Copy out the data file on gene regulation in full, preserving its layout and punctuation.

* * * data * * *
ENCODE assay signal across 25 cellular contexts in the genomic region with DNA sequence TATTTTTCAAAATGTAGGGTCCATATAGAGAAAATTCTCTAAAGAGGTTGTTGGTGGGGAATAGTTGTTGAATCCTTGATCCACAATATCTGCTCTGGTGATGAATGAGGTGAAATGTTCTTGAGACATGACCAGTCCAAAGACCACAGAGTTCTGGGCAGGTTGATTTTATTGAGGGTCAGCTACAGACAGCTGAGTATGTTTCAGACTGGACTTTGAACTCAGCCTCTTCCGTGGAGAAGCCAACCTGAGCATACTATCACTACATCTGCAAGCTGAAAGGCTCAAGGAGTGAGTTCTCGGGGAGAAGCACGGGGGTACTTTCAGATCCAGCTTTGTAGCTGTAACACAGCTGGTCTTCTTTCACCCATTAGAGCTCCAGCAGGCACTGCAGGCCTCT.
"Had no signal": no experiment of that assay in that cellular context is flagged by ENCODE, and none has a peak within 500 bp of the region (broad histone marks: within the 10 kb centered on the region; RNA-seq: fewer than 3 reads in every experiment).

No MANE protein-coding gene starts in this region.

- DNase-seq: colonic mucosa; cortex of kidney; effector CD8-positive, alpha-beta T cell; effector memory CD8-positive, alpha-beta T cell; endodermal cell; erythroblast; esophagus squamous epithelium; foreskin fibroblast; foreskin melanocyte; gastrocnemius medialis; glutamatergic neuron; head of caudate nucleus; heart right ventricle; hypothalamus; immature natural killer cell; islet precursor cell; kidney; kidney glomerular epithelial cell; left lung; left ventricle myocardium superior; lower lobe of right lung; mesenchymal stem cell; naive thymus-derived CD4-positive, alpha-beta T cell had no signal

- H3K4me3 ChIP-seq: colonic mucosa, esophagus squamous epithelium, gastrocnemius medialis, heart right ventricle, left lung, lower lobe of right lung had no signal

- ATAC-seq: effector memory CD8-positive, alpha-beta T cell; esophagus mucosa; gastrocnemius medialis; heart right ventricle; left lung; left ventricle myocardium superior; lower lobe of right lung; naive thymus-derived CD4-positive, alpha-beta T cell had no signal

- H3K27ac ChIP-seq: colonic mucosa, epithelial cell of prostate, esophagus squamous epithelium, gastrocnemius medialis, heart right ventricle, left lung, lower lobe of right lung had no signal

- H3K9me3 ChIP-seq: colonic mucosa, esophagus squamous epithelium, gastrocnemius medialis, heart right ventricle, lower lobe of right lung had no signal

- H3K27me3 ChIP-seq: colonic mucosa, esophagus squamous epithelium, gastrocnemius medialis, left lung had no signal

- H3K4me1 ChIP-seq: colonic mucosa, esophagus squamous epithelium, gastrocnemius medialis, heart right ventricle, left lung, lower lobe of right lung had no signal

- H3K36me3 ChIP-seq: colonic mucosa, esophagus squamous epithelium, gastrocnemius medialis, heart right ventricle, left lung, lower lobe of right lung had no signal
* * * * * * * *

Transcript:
ENCODE assay signal across 25 cellular contexts in the genomic region with DNA sequence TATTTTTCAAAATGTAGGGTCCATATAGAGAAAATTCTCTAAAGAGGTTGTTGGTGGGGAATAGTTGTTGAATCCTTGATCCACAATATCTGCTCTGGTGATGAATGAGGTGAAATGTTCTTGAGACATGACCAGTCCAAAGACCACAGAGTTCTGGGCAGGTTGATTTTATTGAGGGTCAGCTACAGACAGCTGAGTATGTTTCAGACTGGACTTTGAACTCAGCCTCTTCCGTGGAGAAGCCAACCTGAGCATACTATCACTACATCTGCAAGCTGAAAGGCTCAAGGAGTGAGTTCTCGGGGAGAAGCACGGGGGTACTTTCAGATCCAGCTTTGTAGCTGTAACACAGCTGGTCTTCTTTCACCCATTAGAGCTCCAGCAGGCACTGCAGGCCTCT.
"Had no signal": no experiment of that assay in that cellular context is flagged by ENCODE, and none has a peak within 500 bp of the region (broad histone marks: within the 10 kb centered on the region; RNA-seq: fewer than 3 reads in every experiment).

No MANE protein-coding gene starts in this region.

- DNase-seq: colonic mucosa; cortex of kidney; effector CD8-positive, alpha-beta T cell; effector memory CD8-positive, alpha-beta T cell; endodermal cell; erythroblast; esophagus squamous epithelium; foreskin fibroblast; foreskin melanocyte; gastrocnemius medialis; glutamatergic neuron; head of caudate nucleus; heart right ventricle; hypothalamus; immature natural killer cell; islet precursor cell; kidney; kidney glomerular epithelial cell; left lung; left ventricle myocardium superior; lower lobe of right lung; mesenchymal stem cell; naive thymus-derived CD4-positive, alpha-beta T cell had no signal

- H3K4me3 ChIP-seq: colonic mucosa, esophagus squamous epithelium, gastrocnemius medialis, heart right ventricle, left lung, lower lobe of right lung had no signal

- ATAC-seq: effector memory CD8-positive, alpha-beta T cell; esophagus mucosa; gastrocnemius medialis; heart right ventricle; left lung; left ventricle myocardium superior; lower lobe of right lung; naive thymus-derived CD4-positive, alpha-beta T cell had no signal

- H3K27ac ChIP-seq: colonic mucosa, epithelial cell of prostate, esophagus squamous epithelium, gastrocnemius medialis, heart right ventricle, left lung, lower lobe of right lung had no signal

- H3K9me3 ChIP-seq: colonic mucosa, esophagus squamous epithelium, gastrocnemius medialis, heart right ventricle, lower lobe of right lung had no signal

- H3K27me3 ChIP-seq: colonic mucosa, esophagus squamous epithelium, gastrocnemius medialis, left lung had no signal

- H3K4me1 ChIP-seq: colonic mucosa, esophagus squamous epithelium, gastrocnemius medialis, heart right ventricle, left lung, lower lobe of right lung had no signal

- H3K36me3 ChIP-seq: colonic mucosa, esophagus squamous epithelium, gastrocnemius medialis, heart right ventricle, left lung, lower lobe of right lung had no signal